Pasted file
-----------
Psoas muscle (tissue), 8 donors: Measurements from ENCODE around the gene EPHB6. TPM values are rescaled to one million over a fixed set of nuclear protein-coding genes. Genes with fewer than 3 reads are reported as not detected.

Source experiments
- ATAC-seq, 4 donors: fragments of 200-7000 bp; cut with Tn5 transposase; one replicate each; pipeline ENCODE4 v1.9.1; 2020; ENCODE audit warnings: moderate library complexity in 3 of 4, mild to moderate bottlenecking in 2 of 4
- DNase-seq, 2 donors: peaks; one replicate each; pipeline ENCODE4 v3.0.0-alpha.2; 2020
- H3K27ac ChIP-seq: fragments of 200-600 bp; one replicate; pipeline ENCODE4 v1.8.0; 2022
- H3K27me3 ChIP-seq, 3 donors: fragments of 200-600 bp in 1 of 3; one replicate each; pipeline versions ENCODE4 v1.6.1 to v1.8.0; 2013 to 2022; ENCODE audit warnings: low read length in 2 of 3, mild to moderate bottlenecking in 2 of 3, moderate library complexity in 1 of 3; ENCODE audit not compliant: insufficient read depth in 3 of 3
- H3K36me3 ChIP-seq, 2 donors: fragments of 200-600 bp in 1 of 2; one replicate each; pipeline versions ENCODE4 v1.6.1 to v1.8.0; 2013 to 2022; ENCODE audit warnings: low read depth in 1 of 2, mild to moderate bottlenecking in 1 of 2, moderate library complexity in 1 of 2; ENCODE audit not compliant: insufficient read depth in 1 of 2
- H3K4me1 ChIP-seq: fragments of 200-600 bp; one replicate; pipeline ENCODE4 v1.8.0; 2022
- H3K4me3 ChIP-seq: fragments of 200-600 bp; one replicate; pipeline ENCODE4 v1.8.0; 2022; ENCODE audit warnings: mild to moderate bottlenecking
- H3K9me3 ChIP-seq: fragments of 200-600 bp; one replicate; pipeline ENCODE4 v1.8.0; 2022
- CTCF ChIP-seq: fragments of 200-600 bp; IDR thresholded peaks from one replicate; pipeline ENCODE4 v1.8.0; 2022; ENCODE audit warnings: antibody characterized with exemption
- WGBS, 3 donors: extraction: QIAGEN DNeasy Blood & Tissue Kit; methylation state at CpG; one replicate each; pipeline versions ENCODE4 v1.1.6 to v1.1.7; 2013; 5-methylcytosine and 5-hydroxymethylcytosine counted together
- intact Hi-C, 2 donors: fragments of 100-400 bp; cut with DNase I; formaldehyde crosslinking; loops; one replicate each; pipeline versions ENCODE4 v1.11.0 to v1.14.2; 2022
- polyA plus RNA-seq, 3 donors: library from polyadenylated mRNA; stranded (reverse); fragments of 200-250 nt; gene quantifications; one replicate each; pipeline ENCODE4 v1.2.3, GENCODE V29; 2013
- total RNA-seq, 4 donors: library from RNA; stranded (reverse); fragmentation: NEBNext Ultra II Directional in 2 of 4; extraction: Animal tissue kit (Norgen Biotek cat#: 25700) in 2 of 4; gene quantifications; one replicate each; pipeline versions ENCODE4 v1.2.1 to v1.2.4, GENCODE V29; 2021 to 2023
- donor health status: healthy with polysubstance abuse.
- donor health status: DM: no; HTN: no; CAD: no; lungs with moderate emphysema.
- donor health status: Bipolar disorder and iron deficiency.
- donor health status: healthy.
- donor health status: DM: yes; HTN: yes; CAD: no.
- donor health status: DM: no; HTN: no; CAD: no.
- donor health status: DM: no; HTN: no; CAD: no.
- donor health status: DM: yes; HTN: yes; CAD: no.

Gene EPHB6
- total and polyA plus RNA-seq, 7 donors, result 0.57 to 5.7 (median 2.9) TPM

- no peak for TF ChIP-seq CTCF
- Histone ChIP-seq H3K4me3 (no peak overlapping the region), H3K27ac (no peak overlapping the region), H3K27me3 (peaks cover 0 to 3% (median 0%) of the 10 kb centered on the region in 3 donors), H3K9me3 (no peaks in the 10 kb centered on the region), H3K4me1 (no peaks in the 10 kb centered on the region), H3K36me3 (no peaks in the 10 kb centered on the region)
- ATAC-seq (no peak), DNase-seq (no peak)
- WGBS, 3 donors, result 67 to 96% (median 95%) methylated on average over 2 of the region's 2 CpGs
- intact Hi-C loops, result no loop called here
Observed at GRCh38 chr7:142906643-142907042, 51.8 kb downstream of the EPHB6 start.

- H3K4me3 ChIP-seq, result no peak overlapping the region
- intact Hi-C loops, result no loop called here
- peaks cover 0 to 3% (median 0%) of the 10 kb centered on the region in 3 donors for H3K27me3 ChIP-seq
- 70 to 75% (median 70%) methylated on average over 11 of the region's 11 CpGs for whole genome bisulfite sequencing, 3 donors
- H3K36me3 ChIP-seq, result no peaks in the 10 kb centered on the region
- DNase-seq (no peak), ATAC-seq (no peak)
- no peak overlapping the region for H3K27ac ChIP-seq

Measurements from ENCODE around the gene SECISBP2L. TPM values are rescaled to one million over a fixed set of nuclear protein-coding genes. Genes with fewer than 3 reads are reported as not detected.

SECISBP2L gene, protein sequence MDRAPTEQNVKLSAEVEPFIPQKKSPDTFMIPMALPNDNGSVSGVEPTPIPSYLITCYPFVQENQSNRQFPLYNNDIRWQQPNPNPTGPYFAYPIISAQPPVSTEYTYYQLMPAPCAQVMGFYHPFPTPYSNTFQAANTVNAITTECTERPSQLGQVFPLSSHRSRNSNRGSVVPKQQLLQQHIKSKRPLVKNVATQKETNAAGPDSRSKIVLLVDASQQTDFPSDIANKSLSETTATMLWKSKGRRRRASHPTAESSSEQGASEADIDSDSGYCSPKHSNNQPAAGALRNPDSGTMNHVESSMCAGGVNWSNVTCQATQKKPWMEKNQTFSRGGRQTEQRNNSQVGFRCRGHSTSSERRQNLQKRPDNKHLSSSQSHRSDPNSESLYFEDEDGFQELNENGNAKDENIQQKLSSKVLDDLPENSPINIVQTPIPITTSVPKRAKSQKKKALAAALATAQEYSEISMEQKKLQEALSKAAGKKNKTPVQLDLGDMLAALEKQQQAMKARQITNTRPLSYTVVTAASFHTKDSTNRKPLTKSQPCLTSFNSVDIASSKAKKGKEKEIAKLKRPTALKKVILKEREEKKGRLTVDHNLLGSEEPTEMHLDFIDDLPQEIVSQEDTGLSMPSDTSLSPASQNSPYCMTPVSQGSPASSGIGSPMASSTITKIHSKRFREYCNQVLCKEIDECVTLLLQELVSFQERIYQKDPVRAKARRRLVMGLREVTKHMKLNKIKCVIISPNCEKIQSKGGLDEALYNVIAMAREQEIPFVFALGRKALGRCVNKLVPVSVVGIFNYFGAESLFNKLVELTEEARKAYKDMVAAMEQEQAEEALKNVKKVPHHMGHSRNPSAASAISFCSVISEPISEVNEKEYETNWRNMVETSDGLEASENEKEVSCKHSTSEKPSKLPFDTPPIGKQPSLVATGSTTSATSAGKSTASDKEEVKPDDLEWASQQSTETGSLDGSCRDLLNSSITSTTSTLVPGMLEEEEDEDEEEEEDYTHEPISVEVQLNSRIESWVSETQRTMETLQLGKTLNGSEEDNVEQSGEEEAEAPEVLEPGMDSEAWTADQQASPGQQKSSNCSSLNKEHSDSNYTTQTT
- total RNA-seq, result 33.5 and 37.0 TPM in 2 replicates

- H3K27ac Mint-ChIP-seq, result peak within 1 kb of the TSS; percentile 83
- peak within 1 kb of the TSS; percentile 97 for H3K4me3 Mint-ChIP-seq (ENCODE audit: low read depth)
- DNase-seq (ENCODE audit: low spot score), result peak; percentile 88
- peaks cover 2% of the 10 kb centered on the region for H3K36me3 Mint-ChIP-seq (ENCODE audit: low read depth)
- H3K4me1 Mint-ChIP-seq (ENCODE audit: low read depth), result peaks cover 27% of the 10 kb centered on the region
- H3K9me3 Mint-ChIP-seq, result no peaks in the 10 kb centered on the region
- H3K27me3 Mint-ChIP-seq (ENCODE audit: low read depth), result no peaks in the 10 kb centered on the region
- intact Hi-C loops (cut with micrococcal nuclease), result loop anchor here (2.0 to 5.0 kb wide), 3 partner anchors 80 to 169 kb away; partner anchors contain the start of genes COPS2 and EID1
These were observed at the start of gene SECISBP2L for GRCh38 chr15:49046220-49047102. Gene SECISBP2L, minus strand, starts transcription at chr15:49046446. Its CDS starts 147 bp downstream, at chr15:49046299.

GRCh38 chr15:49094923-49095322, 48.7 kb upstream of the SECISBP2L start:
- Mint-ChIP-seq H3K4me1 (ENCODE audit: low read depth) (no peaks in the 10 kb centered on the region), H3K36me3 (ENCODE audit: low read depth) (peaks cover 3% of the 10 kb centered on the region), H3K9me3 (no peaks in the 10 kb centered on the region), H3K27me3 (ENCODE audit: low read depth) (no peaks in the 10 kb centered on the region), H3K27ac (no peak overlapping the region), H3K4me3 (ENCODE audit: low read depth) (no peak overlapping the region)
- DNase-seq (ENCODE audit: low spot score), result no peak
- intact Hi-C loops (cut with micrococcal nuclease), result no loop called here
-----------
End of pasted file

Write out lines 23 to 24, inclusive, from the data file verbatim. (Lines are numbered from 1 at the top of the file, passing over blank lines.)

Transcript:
- donor health status: DM: yes; HTN: yes; CAD: no.

Gene EPHB6